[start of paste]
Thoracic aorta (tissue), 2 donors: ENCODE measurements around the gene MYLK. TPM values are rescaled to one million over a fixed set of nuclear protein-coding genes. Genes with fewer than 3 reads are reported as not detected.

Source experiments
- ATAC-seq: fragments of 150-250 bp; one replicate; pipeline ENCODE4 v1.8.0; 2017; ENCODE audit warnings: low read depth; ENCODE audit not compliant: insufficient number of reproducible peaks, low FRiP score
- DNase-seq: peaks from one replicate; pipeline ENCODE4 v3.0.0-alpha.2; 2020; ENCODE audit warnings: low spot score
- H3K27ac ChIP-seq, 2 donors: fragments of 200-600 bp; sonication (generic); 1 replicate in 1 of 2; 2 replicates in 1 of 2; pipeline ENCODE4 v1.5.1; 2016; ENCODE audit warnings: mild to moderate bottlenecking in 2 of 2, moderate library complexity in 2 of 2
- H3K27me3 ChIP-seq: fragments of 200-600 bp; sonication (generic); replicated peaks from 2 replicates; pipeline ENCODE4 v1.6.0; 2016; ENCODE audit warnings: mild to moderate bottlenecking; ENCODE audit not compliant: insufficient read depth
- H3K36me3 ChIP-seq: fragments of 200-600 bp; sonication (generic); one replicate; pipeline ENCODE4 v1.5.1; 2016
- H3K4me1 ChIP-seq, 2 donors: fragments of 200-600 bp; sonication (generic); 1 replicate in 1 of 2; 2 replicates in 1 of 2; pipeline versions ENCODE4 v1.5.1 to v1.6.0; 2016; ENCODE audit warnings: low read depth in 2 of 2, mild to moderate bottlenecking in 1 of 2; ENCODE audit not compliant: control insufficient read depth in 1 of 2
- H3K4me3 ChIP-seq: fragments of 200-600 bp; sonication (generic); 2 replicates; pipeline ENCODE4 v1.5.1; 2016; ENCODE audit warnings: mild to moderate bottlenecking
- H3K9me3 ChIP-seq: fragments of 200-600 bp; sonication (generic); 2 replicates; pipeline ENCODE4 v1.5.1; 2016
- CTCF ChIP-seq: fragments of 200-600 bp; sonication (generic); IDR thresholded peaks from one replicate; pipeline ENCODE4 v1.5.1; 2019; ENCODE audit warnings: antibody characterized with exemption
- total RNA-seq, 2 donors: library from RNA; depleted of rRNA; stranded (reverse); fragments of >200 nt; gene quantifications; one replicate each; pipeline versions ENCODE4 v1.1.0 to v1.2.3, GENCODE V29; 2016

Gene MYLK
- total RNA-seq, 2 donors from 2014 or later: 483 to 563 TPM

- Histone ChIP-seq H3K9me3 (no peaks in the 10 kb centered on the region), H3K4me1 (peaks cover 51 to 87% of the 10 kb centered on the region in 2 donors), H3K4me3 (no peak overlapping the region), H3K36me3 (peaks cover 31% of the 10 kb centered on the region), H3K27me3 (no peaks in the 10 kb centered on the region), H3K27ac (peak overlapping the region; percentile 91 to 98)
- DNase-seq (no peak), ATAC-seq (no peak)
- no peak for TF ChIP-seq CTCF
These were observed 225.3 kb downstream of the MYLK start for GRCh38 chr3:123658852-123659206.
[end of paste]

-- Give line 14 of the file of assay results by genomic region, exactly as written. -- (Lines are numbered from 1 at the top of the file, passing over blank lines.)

- total RNA-seq, 2 donors from 2014 or later: 483 to 563 TPM